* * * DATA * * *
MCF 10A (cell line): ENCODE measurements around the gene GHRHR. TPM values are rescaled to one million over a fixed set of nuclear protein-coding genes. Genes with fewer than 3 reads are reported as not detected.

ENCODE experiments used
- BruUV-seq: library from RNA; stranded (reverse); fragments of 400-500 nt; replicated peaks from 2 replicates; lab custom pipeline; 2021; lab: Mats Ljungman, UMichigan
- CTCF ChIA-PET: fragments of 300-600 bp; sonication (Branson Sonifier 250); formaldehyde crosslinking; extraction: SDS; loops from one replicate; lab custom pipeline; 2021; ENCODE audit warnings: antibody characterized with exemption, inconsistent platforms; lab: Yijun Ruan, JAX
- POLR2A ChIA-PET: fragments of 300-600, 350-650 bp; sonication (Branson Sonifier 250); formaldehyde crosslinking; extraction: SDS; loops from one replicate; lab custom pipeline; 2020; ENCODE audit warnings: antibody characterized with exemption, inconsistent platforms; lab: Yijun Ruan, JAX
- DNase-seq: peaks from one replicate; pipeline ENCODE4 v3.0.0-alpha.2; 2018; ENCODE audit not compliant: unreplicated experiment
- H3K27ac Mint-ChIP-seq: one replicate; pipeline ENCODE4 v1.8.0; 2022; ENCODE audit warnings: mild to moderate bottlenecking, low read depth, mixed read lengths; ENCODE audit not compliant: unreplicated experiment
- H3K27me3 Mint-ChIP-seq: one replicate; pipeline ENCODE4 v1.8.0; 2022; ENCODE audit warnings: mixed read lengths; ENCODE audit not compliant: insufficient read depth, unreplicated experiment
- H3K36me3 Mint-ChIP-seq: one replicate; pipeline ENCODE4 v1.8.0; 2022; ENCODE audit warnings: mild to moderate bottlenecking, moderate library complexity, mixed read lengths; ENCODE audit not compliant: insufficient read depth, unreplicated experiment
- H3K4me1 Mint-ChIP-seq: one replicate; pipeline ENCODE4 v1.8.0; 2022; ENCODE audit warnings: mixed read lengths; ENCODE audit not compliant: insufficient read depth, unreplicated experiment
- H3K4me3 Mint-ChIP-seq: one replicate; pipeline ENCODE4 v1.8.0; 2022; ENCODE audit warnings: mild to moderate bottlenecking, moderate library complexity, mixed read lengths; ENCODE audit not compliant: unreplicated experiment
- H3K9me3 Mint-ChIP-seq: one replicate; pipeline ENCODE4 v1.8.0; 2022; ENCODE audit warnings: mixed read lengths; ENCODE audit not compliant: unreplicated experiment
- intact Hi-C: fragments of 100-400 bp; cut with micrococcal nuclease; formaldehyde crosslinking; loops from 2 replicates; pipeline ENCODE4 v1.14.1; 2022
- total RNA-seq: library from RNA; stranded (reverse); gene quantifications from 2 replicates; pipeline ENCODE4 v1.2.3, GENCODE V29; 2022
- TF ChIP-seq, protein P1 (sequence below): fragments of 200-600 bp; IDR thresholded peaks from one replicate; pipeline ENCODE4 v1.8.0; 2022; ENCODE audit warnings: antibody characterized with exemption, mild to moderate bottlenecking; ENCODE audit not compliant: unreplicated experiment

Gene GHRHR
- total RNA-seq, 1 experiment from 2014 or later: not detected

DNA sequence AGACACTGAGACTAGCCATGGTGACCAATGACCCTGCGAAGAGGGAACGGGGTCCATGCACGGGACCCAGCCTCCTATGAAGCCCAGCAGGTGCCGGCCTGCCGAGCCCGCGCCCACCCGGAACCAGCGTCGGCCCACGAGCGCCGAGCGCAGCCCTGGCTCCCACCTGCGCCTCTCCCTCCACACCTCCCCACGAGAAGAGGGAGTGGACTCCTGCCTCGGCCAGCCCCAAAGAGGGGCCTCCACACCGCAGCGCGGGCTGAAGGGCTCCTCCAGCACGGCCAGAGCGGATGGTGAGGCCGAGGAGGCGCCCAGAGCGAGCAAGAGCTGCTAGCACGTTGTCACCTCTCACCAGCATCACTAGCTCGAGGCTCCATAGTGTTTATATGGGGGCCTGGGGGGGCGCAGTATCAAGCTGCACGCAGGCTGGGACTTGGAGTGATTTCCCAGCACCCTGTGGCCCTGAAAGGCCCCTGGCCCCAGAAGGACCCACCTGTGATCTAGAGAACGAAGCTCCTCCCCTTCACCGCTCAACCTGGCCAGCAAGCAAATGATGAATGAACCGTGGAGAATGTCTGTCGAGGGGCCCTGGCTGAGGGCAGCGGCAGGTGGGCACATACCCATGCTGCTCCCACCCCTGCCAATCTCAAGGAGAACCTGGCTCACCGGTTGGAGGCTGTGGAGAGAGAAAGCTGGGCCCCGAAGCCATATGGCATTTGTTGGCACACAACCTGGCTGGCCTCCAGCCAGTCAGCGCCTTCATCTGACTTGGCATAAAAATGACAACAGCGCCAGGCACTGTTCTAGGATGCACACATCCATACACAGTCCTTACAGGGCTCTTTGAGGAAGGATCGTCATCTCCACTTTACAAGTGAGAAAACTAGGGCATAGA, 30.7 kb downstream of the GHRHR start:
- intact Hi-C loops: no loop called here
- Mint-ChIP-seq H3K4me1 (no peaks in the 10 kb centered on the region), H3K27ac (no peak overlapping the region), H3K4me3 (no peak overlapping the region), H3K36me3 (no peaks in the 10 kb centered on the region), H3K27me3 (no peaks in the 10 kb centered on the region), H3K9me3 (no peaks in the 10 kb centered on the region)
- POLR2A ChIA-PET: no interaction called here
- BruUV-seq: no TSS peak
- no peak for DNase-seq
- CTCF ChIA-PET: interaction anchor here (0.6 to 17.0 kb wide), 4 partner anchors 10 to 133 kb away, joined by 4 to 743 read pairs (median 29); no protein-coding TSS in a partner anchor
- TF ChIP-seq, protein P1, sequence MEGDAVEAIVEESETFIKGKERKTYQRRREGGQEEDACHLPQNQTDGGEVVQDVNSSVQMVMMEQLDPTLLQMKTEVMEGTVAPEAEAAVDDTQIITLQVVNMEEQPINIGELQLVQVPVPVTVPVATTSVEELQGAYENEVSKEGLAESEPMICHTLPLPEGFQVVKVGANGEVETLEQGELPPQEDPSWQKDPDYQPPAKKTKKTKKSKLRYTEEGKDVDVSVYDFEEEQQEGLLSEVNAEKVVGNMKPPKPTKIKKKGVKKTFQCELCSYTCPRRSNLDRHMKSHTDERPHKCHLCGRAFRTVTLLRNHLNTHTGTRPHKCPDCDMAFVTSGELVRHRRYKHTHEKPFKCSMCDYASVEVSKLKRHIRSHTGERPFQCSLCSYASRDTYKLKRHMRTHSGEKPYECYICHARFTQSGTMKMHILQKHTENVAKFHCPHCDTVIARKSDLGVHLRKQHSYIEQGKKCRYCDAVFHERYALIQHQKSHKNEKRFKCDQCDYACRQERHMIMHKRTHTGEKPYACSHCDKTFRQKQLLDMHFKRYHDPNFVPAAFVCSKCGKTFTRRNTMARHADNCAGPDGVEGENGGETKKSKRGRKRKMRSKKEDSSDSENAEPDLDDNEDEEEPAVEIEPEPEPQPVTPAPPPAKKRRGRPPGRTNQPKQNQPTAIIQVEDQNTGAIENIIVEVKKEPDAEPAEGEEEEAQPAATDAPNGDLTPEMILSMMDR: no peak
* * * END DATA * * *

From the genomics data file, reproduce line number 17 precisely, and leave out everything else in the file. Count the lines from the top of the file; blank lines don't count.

- total RNA-seq, 1 experiment from 2014 or later: not detected